Lotus Notes 8.5's new social computing features integrate with Internet calendars.
One of the things that you notice when you attend a presentation by IBM's Scott Handy is that his laptop of choice is a Mac.
You don't get a chance to digest this fact on your own because Handy tells you straight out that it's his slide presentation and he prefers that it not get screwed up, so he's choosing to deliver it on an Apple MacBook. You sit there wondering what must have happened to this guy long ago and far away that he so wants his laptop to make it through to the very last slide. What's the matter with him that he can't take his lumps like everyone else and have the blue screen of death occasionally interrupt what otherwise would have been a fine presentation? Being the vice president of worldwide marketing and strategy for IBM Power Systems must get to a guy.
But there are a lot of Apple enthusiasts at IBM, including former IBM i Chief Scientist Frank Soltis. It's in the architecture, you see. As Apple says in its literature about why people buy a Mac: "If you spend more time trying to get your computer to work and less time doing what you want, it's time to get a Mac. Because Apple makes both the software and the hardware, everything works together, just as it should." Of course, the same can be said about IBM Power Systems, which is one of the gratifying things about the platform.
Handy, it turns out, was technical assistant to the general manager of the AIM Alliance (Apple, IBM, and Motorola), which was the genesis of the PowerPC chip utilized by Apple until 2006. PowerPC of course is now the cornerstone of the Power Systems machines.
The angle here is that Macworld has been going on all week in San Francisco, and IBM took the opportunity to announce Lotus Notes 8.5 for the Mac OS X Leopard-powered computers. Additionally, IBM Lotus Symphony will be available for the Mac later this month. You have to hand it to the folks in China who are working on Symphony. They are making it practically ubiquitous and capable of running on nearly every major platform (hey, what about Sun?). The nice thing about Symphony is that, if you happen to be running Lotus Notes, there are a lot of integration points now between the two, and Symphony ships with the latest version of Notes. Since more than 140 million licenses for Lotus Notes and Domino have been sold since their inception--the platform is celebrating its 20th anniversary in 2009 by the way--there is a huge market for Symphony. Perhaps "market" is the wrong term, since it's still free.
What IBM Lotus is touting now is the collaboration of Notes 8.5 with free calendaring applications like Google, Yahoo, and hundreds of other public Internet services. The trend in the workforce apparently is for people to be working while they're playing and playing while they're working, so you want to be able to check when your kid's soccer game is while you update your work meeting schedule. Lotus Notes 8.5 now allows people to blend their Internet calendar with their work calendar in a single view by checking a single box.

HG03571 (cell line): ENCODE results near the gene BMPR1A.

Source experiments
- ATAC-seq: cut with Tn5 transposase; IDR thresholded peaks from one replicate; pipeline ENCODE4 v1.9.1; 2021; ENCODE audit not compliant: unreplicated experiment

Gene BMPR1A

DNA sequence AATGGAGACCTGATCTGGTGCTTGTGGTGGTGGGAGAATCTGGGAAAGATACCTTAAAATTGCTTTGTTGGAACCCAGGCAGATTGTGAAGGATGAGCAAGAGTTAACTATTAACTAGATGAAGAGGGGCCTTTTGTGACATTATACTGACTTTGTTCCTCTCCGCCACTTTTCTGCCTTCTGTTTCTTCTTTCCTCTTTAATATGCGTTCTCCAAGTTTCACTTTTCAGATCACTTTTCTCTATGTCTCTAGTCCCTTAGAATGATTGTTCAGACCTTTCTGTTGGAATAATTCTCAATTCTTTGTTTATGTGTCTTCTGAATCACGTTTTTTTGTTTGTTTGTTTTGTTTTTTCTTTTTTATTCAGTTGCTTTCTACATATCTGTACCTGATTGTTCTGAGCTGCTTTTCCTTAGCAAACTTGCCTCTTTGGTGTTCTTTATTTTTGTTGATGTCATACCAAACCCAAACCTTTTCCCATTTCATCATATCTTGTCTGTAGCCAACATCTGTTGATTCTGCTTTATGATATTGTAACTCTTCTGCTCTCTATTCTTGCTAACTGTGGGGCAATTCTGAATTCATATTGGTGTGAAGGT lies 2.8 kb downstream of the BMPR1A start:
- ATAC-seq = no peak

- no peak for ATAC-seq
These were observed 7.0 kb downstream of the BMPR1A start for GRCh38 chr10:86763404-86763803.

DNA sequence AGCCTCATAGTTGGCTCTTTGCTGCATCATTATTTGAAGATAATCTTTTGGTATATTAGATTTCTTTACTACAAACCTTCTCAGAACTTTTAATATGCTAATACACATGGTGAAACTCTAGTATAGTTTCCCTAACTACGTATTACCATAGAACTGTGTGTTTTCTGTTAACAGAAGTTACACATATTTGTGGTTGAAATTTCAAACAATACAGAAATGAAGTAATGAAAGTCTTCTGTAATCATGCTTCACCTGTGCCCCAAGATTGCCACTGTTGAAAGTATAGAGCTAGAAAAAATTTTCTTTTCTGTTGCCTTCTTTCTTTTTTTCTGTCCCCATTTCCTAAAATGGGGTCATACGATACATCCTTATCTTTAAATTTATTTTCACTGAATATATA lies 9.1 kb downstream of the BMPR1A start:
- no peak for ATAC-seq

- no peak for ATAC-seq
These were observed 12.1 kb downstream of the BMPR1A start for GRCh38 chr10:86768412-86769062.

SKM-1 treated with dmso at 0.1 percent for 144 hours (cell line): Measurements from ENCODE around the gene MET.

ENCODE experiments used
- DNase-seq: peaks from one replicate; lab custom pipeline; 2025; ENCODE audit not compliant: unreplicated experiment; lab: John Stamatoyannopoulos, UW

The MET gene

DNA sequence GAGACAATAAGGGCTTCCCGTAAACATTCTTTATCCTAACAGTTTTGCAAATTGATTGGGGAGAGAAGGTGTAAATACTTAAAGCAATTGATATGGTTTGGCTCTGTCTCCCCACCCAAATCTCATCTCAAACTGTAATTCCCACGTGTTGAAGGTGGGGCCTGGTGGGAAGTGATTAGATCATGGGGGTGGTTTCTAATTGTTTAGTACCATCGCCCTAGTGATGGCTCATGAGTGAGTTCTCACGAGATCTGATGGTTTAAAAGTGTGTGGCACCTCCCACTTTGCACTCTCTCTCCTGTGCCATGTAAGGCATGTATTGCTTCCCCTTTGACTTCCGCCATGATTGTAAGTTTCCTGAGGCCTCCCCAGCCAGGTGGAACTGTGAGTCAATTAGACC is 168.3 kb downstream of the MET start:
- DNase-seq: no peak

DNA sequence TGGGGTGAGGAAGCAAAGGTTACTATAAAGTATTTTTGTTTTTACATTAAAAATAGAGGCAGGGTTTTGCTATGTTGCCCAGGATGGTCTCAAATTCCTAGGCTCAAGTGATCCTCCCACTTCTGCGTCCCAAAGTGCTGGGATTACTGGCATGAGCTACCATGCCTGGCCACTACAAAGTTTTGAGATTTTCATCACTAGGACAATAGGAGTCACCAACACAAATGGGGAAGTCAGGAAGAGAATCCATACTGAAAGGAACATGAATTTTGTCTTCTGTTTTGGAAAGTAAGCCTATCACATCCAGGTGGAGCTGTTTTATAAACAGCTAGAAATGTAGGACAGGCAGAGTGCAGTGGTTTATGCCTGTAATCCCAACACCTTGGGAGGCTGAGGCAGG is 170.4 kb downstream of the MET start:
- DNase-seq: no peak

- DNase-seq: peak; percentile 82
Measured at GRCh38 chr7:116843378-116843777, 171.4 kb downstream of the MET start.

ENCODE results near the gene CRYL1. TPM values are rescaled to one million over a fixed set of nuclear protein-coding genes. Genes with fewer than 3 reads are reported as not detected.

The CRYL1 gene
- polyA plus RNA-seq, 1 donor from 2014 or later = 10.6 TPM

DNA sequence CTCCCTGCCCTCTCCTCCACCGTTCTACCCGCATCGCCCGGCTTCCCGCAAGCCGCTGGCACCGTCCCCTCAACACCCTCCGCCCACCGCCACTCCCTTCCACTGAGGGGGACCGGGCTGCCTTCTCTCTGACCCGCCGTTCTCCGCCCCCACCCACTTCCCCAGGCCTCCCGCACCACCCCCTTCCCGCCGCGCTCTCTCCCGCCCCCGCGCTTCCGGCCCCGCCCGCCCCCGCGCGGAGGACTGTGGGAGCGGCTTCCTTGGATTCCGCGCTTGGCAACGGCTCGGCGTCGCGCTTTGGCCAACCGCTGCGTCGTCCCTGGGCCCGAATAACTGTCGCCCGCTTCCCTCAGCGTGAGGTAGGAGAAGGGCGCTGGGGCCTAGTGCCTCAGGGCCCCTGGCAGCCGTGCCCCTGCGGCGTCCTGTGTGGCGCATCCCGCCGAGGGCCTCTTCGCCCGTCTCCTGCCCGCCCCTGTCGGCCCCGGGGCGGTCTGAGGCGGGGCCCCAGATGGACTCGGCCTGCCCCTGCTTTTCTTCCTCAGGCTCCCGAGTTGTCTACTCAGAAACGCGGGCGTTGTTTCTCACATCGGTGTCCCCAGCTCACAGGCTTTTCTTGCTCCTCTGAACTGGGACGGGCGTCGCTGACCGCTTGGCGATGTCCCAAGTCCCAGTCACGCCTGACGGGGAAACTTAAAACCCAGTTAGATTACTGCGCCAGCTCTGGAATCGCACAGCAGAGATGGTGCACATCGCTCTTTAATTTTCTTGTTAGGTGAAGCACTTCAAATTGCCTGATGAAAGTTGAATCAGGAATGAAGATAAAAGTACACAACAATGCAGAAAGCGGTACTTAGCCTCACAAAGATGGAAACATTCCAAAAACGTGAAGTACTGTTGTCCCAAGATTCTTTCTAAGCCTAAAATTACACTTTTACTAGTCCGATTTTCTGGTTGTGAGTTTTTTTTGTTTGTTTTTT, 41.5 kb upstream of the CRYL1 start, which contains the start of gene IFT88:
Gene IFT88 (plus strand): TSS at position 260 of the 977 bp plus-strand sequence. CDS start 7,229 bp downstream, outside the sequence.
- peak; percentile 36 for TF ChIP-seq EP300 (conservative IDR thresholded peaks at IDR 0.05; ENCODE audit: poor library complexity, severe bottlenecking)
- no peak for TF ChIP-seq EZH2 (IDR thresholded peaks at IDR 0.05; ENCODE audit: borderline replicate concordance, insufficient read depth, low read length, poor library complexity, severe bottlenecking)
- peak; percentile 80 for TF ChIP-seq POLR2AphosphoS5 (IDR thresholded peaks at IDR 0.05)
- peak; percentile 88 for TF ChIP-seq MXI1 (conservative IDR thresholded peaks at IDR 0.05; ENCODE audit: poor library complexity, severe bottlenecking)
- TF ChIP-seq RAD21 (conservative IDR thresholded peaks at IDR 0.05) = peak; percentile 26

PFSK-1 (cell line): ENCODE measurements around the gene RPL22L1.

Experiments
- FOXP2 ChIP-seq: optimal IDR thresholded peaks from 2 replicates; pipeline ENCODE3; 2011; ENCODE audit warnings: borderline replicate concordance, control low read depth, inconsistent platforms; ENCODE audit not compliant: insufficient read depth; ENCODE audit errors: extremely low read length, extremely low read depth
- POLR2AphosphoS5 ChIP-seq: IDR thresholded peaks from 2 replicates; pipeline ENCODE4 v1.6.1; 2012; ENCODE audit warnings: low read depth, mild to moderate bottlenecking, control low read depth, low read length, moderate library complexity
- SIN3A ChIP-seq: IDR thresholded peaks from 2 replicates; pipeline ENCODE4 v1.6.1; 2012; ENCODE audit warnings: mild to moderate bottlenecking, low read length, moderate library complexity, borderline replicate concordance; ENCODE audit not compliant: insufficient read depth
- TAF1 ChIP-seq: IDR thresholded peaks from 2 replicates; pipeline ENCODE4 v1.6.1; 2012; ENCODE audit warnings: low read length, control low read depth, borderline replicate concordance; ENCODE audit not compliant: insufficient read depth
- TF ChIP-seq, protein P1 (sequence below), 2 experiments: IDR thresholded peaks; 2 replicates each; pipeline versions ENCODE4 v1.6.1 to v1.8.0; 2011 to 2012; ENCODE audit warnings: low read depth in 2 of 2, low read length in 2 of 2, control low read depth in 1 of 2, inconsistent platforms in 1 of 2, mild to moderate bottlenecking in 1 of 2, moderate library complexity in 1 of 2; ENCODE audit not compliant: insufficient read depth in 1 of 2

IBM also announced new Lotus iNotes R8.5. Though around since Release 5.0.8, many Lotus Notes users may have overlooked iNotes, the Web-based Lotus Notes implementation. Anyone with a Notes user license can access Notes through a Safari browser from anywhere in the world. Note that while Safari is Apple's browser, it is now also available for Windows and is said to be a lot faster than either Internet Explorer 7 or Firefox 2.
One of the benefits of iNotes is that you can access Lotus Domino-based applications--including email, calendaring, scheduling, and instant messaging--from anywhere that you can find an Internet connection. You simply don't need the--dare I say cumbersome?--Lotus Notes client software. On that point, and you should realize we use the incredibly reliable Lotus Notes here at MC Press Online, I thought it was humorous that Ron Okamoto, Apple's vice president of worldwide developer relations, used the Notes client resources issue as a backhand compliment to his Apple product line. The quote of the week: "The blazing speed of Apple's award-winning hardware combined with Mac OS X, the world's most advanced operating system, creates an ideal platform for collaboration software applications likes Notes." This guy should run for office! The social computing features of Notes 8.5 and the reduction in disk storage requirements it offers over previous versions can also lower costs for businesses.
Why are we interested in new Lotus Notes software on a MacBook? Well, when your next step up is Vista, you start thinking seriously about a Mac. And guys like Scott Handy and Frank Soltis could be giving us hints about something we may not have wanted to hear--before now.